Good writing is an art form, and like any work of art, you make mistakes, you have false starts, you have to practice. A few years ago, I attended this fabulous art exhibit called "Masters Redux." The exhibit was a collection of the practice works by great artists--Monet, Degas, Matisse, and others. Some of them, like Monet, painted the same hayfield over a dozen times, experimenting with capturing the colors of the light. Matisse took photos of compositions and painted different versions, changing the color and composition. Degas, the famous painter of ballet dancers, was losing his sight in later life, so he turned to sculpture, shaping and forming the same figures dad after day under his fingertips so he "could feel their life." Note that none of them threw out their work! They kept the practice pieces and learned from them.

    Sometimes stories need time to germinate. I had a short story I wrote over 20 years ago when I first started writing seriously. I liked the concept, and I liked the characters, but I knew the writing itself was clunky and stilted. I had no idea then how to fix it, so I dumped it into a folder and filed it away. Twenty years later--after many, many hours of writing, reading, and studying the craft--I thought again about that story. Could I make it better? Did I have the skills? I took it out and started over. In the end, I kept only the bones. I kept the character, the situation, and the concept. That story is probably one of the best short stories I've ever written.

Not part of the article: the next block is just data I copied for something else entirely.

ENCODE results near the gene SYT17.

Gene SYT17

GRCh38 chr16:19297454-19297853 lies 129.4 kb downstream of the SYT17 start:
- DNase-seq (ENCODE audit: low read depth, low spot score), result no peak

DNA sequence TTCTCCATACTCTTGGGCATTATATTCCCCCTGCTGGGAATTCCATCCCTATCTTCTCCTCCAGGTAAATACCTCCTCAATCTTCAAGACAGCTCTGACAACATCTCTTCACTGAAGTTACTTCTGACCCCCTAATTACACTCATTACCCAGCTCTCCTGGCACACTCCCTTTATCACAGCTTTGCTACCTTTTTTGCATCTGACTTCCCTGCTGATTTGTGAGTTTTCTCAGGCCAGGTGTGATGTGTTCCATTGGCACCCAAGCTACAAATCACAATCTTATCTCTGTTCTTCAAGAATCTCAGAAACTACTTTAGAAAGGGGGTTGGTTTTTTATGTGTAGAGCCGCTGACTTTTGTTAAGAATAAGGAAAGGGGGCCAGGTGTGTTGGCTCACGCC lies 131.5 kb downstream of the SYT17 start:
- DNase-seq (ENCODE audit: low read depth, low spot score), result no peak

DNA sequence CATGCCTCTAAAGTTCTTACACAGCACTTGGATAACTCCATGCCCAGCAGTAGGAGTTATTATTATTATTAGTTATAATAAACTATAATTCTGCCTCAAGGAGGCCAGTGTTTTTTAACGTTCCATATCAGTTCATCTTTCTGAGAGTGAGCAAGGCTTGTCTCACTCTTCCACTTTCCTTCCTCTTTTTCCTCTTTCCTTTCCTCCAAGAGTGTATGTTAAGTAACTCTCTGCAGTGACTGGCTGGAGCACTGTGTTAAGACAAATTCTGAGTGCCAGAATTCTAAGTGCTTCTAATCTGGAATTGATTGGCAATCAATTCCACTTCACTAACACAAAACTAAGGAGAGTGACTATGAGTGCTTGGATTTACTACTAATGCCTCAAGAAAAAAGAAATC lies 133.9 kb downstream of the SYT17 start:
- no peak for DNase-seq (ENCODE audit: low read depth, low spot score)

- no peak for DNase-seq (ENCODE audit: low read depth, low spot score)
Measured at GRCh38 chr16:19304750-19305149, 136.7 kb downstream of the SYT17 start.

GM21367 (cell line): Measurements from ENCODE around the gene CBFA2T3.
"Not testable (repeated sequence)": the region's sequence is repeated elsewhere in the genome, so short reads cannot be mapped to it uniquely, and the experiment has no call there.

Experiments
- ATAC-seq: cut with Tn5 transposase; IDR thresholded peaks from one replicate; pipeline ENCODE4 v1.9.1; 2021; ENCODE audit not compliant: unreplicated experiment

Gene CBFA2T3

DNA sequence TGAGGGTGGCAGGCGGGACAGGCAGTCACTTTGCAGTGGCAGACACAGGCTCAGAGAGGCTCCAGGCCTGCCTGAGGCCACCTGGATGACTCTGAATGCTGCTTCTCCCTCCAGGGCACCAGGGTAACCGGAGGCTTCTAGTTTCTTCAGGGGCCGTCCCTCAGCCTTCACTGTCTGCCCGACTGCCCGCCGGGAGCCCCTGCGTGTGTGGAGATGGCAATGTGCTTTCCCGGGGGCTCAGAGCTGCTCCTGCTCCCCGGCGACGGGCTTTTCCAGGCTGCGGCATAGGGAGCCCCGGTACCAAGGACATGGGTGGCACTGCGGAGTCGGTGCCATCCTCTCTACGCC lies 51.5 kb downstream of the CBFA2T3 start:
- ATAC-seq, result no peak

So...

    Don't throw out old drafts. If you hate them, file them away and start something new.
    Do finish what you start. Set it aside for a few weeks or months. Go back to it. Revise.

    Another possibility is that you aren't ready to write a novel. Perhaps you would benefit from working on shorter pieces where you can experiment with craft and form and learn from your efforts.

    Think about joining a critique group of writers who can and will evaluate your abilities beyond "I liked it." You'll gain confidence when you tackle your writing weaknesses and conquer them. The only way to do that is to revise and trust that you're doing the best you know how to do at the moment.

    Jeanne

  6. #6
    Beautiful Loser
    Guest

    Re: My Biggest Challenge

    You've already answered your own questions. The biggest challenge you face is yourself.

    Post a few areas within your novel you feel are "stilted, bland, obvious, and dull" for critique here if you think it'll help you finish your WIP.

  7. #7
    Steve McLeod
    Guest

    Re: My Biggest Challenge

    "I'm sorry, but did you say you were DELETING old drafts/attempts? Why???"

    Ermm....umm....erm......yeah.

    Is that bad?? :S